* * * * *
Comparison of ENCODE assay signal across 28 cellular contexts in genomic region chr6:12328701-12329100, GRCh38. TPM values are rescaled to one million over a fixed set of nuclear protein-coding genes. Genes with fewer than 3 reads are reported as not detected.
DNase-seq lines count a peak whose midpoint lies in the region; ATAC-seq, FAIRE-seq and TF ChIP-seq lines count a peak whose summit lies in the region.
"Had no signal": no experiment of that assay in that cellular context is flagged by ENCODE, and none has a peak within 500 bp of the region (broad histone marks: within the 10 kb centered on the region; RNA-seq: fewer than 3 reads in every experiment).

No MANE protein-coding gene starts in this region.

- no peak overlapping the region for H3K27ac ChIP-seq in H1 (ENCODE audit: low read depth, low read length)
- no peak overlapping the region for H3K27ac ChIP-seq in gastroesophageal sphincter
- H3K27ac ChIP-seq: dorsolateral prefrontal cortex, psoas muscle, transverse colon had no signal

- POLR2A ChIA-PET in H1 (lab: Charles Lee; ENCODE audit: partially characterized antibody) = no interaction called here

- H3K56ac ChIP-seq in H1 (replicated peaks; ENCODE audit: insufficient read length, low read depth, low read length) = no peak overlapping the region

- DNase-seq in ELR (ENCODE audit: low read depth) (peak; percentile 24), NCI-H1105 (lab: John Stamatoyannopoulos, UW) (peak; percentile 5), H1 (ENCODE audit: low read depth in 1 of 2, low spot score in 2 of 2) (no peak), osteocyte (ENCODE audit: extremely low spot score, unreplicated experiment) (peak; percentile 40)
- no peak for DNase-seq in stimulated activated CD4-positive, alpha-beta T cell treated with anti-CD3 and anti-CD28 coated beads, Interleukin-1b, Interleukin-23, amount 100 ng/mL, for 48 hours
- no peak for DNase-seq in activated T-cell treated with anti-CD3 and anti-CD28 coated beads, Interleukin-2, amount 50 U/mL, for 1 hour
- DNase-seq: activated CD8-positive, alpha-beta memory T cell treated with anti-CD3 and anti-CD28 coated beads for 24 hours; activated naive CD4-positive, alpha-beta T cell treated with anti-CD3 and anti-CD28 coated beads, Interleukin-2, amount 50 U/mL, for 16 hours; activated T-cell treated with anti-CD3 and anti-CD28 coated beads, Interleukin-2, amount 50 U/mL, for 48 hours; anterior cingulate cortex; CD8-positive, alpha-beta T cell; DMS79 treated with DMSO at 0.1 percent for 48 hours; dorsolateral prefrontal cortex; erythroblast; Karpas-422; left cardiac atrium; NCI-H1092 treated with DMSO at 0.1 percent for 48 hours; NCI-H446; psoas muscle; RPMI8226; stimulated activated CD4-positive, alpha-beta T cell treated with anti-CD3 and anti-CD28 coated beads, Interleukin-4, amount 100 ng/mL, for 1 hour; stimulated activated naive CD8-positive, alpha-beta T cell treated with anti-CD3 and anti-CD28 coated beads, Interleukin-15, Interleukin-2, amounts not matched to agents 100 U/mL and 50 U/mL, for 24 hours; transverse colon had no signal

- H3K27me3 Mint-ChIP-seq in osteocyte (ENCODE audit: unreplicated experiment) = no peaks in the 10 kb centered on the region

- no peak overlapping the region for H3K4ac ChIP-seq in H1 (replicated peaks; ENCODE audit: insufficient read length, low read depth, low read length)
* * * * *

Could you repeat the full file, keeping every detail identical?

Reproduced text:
Comparison of ENCODE assay signal across 28 cellular contexts in genomic region chr6:12328701-12329100, GRCh38. TPM values are rescaled to one million over a fixed set of nuclear protein-coding genes. Genes with fewer than 3 reads are reported as not detected.
DNase-seq lines count a peak whose midpoint lies in the region; ATAC-seq, FAIRE-seq and TF ChIP-seq lines count a peak whose summit lies in the region.
"Had no signal": no experiment of that assay in that cellular context is flagged by ENCODE, and none has a peak within 500 bp of the region (broad histone marks: within the 10 kb centered on the region; RNA-seq: fewer than 3 reads in every experiment).

No MANE protein-coding gene starts in this region.

- no peak overlapping the region for H3K27ac ChIP-seq in H1 (ENCODE audit: low read depth, low read length)
- no peak overlapping the region for H3K27ac ChIP-seq in gastroesophageal sphincter
- H3K27ac ChIP-seq: dorsolateral prefrontal cortex, psoas muscle, transverse colon had no signal

- POLR2A ChIA-PET in H1 (lab: Charles Lee; ENCODE audit: partially characterized antibody) = no interaction called here

- H3K56ac ChIP-seq in H1 (replicated peaks; ENCODE audit: insufficient read length, low read depth, low read length) = no peak overlapping the region

- DNase-seq in ELR (ENCODE audit: low read depth) (peak; percentile 24), NCI-H1105 (lab: John Stamatoyannopoulos, UW) (peak; percentile 5), H1 (ENCODE audit: low read depth in 1 of 2, low spot score in 2 of 2) (no peak), osteocyte (ENCODE audit: extremely low spot score, unreplicated experiment) (peak; percentile 40)
- no peak for DNase-seq in stimulated activated CD4-positive, alpha-beta T cell treated with anti-CD3 and anti-CD28 coated beads, Interleukin-1b, Interleukin-23, amount 100 ng/mL, for 48 hours
- no peak for DNase-seq in activated T-cell treated with anti-CD3 and anti-CD28 coated beads, Interleukin-2, amount 50 U/mL, for 1 hour
- DNase-seq: activated CD8-positive, alpha-beta memory T cell treated with anti-CD3 and anti-CD28 coated beads for 24 hours; activated naive CD4-positive, alpha-beta T cell treated with anti-CD3 and anti-CD28 coated beads, Interleukin-2, amount 50 U/mL, for 16 hours; activated T-cell treated with anti-CD3 and anti-CD28 coated beads, Interleukin-2, amount 50 U/mL, for 48 hours; anterior cingulate cortex; CD8-positive, alpha-beta T cell; DMS79 treated with DMSO at 0.1 percent for 48 hours; dorsolateral prefrontal cortex; erythroblast; Karpas-422; left cardiac atrium; NCI-H1092 treated with DMSO at 0.1 percent for 48 hours; NCI-H446; psoas muscle; RPMI8226; stimulated activated CD4-positive, alpha-beta T cell treated with anti-CD3 and anti-CD28 coated beads, Interleukin-4, amount 100 ng/mL, for 1 hour; stimulated activated naive CD8-positive, alpha-beta T cell treated with anti-CD3 and anti-CD28 coated beads, Interleukin-15, Interleukin-2, amounts not matched to agents 100 U/mL and 50 U/mL, for 24 hours; transverse colon had no signal

- H3K27me3 Mint-ChIP-seq in osteocyte (ENCODE audit: unreplicated experiment) = no peaks in the 10 kb centered on the region

- no peak overlapping the region for H3K4ac ChIP-seq in H1 (replicated peaks; ENCODE audit: insufficient read length, low read depth, low read length)